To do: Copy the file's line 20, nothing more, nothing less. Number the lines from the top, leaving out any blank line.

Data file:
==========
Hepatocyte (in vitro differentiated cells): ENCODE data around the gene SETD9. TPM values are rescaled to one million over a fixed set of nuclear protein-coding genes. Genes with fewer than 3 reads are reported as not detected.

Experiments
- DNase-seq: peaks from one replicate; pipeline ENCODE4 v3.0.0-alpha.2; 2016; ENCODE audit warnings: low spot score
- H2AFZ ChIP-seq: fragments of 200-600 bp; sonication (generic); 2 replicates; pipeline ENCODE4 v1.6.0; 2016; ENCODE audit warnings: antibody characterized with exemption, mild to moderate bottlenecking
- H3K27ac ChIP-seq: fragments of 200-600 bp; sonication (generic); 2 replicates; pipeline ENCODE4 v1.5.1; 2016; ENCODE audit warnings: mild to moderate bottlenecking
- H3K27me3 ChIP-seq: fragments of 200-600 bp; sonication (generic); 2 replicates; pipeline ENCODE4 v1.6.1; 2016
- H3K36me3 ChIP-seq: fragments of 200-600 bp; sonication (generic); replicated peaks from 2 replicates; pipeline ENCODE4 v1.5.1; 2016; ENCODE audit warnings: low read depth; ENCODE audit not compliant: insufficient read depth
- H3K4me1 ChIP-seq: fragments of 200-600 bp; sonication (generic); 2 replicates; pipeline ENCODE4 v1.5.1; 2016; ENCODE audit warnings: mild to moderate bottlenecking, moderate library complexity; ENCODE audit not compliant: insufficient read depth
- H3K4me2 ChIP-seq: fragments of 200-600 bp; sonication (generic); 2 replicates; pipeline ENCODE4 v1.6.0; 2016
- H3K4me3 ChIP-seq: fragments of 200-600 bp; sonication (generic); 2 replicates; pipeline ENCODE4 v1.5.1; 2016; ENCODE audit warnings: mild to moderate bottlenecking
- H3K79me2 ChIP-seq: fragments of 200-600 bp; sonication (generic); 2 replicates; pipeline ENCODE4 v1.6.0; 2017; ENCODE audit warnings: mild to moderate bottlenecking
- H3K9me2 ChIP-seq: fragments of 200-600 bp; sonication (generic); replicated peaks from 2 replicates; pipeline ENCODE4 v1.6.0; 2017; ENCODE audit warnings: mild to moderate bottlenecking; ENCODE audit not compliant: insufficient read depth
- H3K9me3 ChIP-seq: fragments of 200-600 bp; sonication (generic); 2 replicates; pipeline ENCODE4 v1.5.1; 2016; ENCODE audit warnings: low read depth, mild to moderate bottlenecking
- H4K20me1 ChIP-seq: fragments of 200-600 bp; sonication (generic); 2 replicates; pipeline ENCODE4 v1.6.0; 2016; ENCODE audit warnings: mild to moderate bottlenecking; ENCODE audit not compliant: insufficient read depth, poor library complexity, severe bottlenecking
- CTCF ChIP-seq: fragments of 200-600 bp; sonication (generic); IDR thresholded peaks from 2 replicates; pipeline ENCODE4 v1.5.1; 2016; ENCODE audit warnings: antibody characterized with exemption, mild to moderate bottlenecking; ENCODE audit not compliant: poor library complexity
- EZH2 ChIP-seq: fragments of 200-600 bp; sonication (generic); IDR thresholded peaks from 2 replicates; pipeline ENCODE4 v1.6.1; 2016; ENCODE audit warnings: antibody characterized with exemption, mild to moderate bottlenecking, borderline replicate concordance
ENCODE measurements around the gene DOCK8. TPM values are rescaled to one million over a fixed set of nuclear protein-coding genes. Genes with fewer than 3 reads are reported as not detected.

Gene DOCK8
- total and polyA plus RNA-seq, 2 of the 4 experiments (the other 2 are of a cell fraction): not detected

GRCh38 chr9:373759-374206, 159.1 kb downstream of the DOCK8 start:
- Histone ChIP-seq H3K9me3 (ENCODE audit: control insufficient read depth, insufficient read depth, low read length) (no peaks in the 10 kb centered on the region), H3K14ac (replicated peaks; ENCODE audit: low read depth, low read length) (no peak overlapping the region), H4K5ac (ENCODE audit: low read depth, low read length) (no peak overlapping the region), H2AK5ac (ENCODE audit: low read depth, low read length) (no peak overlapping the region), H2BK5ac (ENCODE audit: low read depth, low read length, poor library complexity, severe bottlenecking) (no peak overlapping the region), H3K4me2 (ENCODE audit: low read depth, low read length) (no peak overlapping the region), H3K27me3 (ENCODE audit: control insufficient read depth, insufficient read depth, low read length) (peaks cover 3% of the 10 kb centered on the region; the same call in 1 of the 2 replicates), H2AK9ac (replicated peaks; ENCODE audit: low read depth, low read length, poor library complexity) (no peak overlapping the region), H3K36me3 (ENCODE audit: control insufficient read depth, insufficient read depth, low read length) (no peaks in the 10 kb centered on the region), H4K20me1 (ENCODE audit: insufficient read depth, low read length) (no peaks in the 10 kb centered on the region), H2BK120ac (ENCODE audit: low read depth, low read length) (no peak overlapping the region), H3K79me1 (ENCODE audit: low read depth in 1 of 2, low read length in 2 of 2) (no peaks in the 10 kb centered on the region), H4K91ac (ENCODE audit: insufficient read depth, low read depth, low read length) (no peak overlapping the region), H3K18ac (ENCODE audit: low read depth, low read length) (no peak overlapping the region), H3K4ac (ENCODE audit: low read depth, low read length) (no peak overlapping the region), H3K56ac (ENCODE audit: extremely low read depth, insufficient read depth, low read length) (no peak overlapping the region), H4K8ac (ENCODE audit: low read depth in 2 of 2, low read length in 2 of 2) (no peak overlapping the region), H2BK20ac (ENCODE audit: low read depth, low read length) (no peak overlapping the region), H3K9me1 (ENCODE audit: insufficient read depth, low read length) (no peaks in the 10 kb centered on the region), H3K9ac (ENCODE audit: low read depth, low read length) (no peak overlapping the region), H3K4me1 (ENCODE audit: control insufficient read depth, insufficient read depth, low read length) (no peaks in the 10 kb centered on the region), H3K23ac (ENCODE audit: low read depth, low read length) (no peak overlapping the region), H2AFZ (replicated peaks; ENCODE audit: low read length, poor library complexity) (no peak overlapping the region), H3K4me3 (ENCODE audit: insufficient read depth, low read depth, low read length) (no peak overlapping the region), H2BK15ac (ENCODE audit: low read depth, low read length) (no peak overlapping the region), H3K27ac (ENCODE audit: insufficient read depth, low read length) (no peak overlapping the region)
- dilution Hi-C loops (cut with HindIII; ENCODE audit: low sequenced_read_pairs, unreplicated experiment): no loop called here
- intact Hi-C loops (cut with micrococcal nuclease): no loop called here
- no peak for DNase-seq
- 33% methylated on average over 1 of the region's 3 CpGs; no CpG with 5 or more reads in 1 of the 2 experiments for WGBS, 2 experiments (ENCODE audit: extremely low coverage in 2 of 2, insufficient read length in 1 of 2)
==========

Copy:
GRCh38 chr9:373759-374206, 159.1 kb downstream of the DOCK8 start: